Wednesday, October 27, 2004

A Good Product

So what makes a good product to sell with Adwords?

Here's what I think:

1. Mid-range price. You don't want to sell something too cheap because you won't make enough comissions to cover your advertising costs. You don't want to sell something too expensive because, well, you want people to buy it. A product that makes a $15-25 dollar comission is probably a good bet (when you're getting around %50). I have tried to market a product that cost almost $100 and that really didn't go too well.

2. Easy access. Stuff that people can download and use today is probably best (that's where ClickBank comes in).

3. A Good Site. There are several aspects that combine to make a good sales site:

a) Those long, thin sites with the text in the middle are best (like the Google Cash site). I know this because the pros say so and the pros do so. You'll notice that all the big name marketers have long thin pages to sell their stuff.

b) The best sites have an opt-in e-mail newsletter that people can join. I was afraid of this at first, thinking that if people signed up for the e-mails I would lose the sale to the site owner, but it turned out that my fear was unfounded. Most site owners use the e-mails to extend their sales pitch while preserving my status as referer. They offer some free tips and advice, which build trust, and keep trying for the sale. This is good because most people don't buy on the first visit. They click, they look, and if they're interested they may come back later. Those e-mails make it much more likely that they'll come back later.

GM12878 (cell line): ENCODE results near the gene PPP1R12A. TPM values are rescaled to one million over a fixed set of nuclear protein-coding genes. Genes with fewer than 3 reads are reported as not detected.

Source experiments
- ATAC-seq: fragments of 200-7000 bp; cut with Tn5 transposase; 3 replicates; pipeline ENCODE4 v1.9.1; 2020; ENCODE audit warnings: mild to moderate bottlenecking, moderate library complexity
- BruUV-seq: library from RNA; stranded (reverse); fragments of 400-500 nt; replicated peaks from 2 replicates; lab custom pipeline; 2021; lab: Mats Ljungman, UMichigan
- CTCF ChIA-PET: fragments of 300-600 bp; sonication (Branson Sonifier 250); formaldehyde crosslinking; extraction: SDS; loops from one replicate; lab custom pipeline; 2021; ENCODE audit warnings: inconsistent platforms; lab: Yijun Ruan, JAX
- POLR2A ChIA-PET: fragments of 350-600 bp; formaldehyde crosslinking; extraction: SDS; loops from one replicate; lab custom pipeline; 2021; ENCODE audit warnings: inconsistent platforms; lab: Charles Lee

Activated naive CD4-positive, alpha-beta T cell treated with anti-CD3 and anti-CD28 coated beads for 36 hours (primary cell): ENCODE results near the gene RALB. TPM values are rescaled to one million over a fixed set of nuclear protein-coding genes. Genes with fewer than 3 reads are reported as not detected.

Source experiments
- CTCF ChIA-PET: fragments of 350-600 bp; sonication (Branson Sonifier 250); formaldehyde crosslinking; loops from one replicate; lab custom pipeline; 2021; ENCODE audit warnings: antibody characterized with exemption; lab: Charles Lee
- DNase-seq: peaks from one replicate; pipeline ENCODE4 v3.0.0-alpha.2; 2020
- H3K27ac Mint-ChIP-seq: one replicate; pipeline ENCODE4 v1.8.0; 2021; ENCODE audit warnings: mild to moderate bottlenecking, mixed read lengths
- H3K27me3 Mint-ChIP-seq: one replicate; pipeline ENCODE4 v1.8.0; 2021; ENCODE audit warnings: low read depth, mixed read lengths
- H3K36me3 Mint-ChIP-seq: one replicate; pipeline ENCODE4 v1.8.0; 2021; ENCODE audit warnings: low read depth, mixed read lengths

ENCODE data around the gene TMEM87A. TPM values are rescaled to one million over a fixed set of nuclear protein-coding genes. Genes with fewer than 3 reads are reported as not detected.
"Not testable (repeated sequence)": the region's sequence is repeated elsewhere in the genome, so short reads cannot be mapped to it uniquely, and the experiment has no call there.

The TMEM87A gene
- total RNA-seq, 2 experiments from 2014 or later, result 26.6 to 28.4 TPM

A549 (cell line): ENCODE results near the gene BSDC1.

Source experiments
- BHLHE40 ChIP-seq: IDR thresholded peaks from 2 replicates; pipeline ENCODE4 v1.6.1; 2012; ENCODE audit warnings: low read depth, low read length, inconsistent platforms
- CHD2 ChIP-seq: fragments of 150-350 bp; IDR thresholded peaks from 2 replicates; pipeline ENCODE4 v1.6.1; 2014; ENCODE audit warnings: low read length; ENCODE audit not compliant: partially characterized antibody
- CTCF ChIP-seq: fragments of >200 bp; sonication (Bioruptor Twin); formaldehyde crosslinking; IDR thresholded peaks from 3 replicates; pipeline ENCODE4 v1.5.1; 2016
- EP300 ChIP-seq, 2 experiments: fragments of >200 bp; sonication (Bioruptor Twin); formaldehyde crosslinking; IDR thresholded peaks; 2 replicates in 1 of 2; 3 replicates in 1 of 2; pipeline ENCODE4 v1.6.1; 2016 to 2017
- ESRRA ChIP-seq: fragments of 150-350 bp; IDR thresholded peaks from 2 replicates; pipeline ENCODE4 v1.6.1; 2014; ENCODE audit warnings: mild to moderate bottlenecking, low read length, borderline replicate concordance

c) The site should look good. Good looking graphics are important, as well as nice colors. If you think the site is ugly, chances are other people do too. A good looking page goes a long way to build customer trust in the seller and confidence in the product.

d) The site should talk about benefits. Lots of sellers focus on the features of their product. You want to find sellers who focus on the benefits of owning the product. That is to say, they focus not on what it does, but what it does for you. What problem does it solve? What help does it give? How will it make your life better? Features are important too, but benefits are better.

e) The site should include testimonials. This is someone else, not the seller, telling about how great the product is or how pleased they are that they bought it. Testimonials are important for building that all-important confidence that people need to get to the sale.

Those are the basic criteria by which I judge a potential site and product. These aren't hard and fast rules of course, but they're pretty good guidelines. Here's a good example of a great sales site: This product is currently number one in the Pets section on ClickBank and is being marketed by quite a few people on Adwords.


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